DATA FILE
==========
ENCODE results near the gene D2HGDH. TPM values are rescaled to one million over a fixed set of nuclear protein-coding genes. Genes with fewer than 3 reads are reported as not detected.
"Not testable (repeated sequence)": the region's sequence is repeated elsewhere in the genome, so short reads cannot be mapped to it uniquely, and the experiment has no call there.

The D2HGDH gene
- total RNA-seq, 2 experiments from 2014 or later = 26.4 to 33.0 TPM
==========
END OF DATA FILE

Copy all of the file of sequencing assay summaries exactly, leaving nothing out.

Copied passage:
ENCODE results near the gene D2HGDH. TPM values are rescaled to one million over a fixed set of nuclear protein-coding genes. Genes with fewer than 3 reads are reported as not detected.
"Not testable (repeated sequence)": the region's sequence is repeated elsewhere in the genome, so short reads cannot be mapped to it uniquely, and the experiment has no call there.

The D2HGDH gene
- total RNA-seq, 2 experiments from 2014 or later = 26.4 to 33.0 TPM